Possible functions of consciousness 6 – presence ‘here’

We really do seem to be in direct contact with the world around us – we can reach out and touch it. But that directness is an illusion; there are many levels of manipulation between reality and our experience of it. Consciousness gives us this sense of presence right ‘here’. We are present in the world at the focal point of a 3 dimensional projection. It seems like we are born with this perspective at least in rudimentary form. It appears to be part of the structure of conscious awareness.

I feel that Metzinger’s descriptions of the nature of consciousness is the best available to date. Before dealing with more complex consciousness, he describes minimal consciousness or ‘selfless snapshot consciousness’ which calls the presence of a world:

the most elementary form of conscious experience conceivable: The presence of a world. The phenomenal presence of a world is the activation of a coherent, global model of reality (Constraint 1 – globality) within a virtual window of presence (Constraint 2 – presentationality), a model that cannot be recognized as a model by the system generating it within itself (Constraint 3 – transparency). …If and only if a person is conscious, a world exists for her, and if and only if she is conscious, she can make the fact of actually living in a world available for herself, cognitively and as an agent.

There is an old joke (I will spare your the ethnic language, spoil the joke, but keep the logic): a man has one foot on the dock and one on a boat moving away from the dock, his friends yell “jump, jump”, and he cries “how can I jump when I have no place to stand”. Animals have to know where they are as well as where they are going in the same frame/map/picture/conscious experience. They have to stand ‘here’ or order to jump ‘there’. A world has to exist. But why does it have to have transparency? Metzinger again:

Transparency of internal data-structures is a great advantage for any biosystem having to operate with limited temporal and neural resources. Indeed, it minimizes computational load since it is synonymous to a missing of information on this level of processing: Our representational architecture only allows for a very limited introspective access to the real dynamics of the myriads of individual neural events out of which our phenomenal world finally emerges in a seemingly effortless manner. … Naïve realism hinders the system to lose contact (stops the system from losing contact) with external reality by (due to) getting lost in an introspective exploration of the underlying mechanisms.

Just as we can have a virtual ‘now’ when remembering the past or forecasting the future, we can also have a virtual ‘here’. Memories and imaginings have their own ‘here’s as well as their own ‘now’s. One of the most accessible places to see virtual ‘here’s is in the computer games industry. They work very hard to create a virual conscious ‘here’ using the minimum of code, gadgetry and expense. They can get people (who know throughout the experience that it is all smoke and mirrors) to really feel they are in the virtual world rather than the real one. It is similar to optical illusions where you know that the lines are the same length but you continue to see the illusion in spite of your knowledge.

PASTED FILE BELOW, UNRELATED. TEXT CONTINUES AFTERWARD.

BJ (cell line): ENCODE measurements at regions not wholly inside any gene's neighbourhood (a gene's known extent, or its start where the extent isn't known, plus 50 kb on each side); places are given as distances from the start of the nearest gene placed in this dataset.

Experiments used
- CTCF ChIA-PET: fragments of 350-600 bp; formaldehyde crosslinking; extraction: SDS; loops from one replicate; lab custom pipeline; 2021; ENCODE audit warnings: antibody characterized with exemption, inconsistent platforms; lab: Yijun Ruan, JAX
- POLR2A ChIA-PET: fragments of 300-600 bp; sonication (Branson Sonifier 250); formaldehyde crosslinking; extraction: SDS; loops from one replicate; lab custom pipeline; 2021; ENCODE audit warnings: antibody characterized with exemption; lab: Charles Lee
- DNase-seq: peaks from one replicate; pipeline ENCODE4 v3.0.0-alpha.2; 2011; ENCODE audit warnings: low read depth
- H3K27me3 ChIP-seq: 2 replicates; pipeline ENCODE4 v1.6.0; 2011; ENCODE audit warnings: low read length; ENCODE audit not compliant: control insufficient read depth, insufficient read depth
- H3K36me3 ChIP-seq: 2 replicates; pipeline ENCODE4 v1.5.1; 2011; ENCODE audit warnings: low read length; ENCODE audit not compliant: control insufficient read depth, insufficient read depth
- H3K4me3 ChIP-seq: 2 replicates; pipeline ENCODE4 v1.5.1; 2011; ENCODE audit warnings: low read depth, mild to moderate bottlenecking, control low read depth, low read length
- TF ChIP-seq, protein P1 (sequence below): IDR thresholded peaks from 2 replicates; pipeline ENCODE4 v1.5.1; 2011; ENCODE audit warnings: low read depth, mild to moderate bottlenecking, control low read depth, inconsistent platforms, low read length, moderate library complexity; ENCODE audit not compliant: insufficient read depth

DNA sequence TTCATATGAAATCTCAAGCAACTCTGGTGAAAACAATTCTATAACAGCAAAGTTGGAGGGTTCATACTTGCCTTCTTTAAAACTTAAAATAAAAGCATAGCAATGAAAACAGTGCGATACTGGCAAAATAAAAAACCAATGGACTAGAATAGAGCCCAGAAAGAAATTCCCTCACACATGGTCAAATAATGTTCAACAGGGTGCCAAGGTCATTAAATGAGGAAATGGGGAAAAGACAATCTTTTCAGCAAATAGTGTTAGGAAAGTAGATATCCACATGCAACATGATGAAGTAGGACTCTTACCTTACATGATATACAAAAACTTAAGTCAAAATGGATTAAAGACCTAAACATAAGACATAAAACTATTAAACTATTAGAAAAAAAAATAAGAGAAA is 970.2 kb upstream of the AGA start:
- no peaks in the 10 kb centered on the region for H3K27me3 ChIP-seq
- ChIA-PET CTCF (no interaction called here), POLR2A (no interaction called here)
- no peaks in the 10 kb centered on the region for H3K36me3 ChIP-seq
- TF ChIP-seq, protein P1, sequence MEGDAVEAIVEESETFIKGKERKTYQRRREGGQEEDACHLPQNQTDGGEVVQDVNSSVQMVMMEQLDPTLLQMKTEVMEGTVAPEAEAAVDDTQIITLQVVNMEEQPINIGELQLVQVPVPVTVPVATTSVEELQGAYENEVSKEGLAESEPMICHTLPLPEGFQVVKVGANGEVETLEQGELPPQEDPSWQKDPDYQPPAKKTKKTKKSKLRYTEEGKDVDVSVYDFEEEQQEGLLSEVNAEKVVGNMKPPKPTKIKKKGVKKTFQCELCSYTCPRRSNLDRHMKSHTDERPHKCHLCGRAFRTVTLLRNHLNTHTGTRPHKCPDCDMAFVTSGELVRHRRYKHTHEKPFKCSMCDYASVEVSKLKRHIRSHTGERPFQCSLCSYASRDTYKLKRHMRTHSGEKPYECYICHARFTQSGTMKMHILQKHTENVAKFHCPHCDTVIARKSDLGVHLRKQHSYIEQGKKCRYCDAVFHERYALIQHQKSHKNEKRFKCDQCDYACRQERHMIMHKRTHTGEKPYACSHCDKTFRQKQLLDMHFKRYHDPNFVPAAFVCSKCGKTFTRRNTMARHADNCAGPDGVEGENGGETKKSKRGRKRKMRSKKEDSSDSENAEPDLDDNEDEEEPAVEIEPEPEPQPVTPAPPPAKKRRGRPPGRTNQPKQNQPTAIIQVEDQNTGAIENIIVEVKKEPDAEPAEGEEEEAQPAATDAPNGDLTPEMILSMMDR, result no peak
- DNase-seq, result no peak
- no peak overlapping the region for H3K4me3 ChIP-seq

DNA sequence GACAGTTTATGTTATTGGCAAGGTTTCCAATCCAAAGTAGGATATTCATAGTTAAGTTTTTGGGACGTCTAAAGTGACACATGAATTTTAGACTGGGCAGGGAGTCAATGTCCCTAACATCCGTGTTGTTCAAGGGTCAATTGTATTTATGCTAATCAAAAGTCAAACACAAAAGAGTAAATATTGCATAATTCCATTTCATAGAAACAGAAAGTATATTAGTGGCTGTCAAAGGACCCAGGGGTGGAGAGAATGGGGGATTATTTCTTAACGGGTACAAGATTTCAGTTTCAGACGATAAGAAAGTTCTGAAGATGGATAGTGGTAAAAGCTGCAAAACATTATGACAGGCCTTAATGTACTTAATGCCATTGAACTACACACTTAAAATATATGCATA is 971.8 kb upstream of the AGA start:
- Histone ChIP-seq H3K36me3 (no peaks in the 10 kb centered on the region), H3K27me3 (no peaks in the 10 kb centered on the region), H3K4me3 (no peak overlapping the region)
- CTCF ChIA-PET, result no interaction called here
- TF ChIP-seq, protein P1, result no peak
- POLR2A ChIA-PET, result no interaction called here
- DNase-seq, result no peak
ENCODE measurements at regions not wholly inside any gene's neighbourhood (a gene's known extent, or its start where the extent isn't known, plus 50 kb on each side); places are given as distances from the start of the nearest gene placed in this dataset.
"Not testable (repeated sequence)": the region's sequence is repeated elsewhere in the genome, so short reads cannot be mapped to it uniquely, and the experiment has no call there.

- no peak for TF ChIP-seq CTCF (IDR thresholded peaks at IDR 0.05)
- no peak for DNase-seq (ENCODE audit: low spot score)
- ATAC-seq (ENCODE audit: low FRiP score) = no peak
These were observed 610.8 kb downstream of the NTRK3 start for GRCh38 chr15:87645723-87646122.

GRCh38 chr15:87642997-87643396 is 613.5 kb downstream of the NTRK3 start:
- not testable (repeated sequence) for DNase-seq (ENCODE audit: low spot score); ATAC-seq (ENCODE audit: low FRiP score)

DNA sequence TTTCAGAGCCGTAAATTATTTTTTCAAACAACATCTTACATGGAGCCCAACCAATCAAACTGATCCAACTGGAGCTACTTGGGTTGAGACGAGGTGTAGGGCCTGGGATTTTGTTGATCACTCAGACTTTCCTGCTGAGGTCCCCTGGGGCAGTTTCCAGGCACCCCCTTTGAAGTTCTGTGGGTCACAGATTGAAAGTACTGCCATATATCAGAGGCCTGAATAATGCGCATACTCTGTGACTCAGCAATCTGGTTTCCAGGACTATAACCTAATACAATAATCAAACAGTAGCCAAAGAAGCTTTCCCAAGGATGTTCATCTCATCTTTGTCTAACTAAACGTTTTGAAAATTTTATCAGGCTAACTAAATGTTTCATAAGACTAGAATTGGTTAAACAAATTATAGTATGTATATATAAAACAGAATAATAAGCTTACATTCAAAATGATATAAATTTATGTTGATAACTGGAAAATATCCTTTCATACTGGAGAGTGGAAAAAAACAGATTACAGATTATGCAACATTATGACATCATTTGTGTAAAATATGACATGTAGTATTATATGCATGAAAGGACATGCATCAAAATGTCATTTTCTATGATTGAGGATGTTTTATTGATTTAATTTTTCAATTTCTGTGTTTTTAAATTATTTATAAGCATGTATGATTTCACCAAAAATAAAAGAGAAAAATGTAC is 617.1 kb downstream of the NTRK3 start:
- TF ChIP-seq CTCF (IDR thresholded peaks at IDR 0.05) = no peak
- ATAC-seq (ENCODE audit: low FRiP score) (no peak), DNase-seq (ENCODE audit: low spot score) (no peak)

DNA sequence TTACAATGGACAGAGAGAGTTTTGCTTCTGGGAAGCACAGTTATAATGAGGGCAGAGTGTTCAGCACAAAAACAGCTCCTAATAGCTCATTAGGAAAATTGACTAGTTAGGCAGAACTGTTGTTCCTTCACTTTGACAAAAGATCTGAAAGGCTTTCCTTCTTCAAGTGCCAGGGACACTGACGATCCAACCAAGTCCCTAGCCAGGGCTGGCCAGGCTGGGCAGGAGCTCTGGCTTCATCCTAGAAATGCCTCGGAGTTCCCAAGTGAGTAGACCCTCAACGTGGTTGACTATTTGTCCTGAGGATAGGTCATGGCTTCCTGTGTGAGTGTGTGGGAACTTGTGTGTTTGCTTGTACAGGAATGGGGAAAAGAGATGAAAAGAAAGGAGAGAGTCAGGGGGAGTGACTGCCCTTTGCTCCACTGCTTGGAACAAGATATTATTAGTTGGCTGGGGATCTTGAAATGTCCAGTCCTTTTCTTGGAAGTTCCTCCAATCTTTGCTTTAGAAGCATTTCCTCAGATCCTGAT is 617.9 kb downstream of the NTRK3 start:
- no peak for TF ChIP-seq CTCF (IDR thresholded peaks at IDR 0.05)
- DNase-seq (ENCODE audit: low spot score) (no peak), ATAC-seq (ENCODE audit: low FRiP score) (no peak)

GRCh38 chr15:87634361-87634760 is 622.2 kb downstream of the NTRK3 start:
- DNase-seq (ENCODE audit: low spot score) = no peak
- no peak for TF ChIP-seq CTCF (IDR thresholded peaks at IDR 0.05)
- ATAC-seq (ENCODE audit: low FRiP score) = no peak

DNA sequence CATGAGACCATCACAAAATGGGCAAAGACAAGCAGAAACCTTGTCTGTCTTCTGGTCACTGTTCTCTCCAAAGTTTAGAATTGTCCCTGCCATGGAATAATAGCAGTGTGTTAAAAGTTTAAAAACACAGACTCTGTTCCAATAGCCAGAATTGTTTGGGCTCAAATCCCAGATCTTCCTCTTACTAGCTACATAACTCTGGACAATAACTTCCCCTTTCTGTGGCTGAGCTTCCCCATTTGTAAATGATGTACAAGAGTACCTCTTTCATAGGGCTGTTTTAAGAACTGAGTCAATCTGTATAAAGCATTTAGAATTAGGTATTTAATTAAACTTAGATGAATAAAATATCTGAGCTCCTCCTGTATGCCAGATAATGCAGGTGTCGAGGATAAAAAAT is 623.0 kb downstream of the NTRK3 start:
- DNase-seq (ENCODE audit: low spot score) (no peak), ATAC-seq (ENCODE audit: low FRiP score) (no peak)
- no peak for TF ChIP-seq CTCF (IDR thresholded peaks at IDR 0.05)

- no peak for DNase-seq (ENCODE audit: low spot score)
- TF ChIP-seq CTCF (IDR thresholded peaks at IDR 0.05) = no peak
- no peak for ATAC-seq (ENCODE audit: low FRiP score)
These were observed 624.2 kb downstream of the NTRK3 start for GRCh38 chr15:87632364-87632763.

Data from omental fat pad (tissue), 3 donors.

What does it take to manipulate a person’s conscious ‘here’? Sanchez-vives and Slater reviewed a number of experiments investigating what is effective for virtual presence. (From presence to consciousness through virtual reality; Sanchez-Vives & Slater; Perspectives, Nature Reviews, Neuroscience April 2005)

The graphics frame-rate is positively correlated with reported presence, and the critical minimal frame-rate seems to be ~15 Hz…A lower latency between head movement and display update was also found to be associated… In addition, head tracking, stereopsis and geometric field of view are all associated with higher reported presence. ..Surprisingly, the evidence so far does not support the contention that visual realism is an important contributory factor to presence…In an experiment that exploited the pit room, the scene was displayed at various levels of realism (line drawings, without and with textures, and with photo-realism) in a between-groups design. Although all participants showed a significant increase in heart rate when they encountered the precipice, there were no significant differences in heart rate or reported presence between the different rendering conditions. .. Anecdotal reports indicate that sound has a highly significant impact on presence, and one study showed that spatialized sound was associated with higher reported presence than either no sound or non-spatialized sound…(touch is difficult to mimic but appears to have a definite effect)…One study showed that reported presence was increased when the body was represented by a complete (if crude) virtual body, compared with simple representation by a three-dimensional-arrow cursor. …It was noticed in early studies that many participants — especially those reporting a high degree of presence — were almost unable to move by button pressing, and repeatedly attempted to walk. To reduce the dissociation between proprioception and sensory data, an alternative approach was for subjects to ‘walk in place’ to simulate walking. Experimental results showed that, on average, the participants who moved through the environment using this method reported a significantly higher sense of presence than those who used the mouse-button method. … Other studies have shown a significant positive association between overall body mobilization and reported presence.

It looks as through ‘here’ requires that the timing of events is close, the visual and auditory space is believable and action/reaction/interaction works. It does not depend on believable detail of objects from sight, hearing or touch.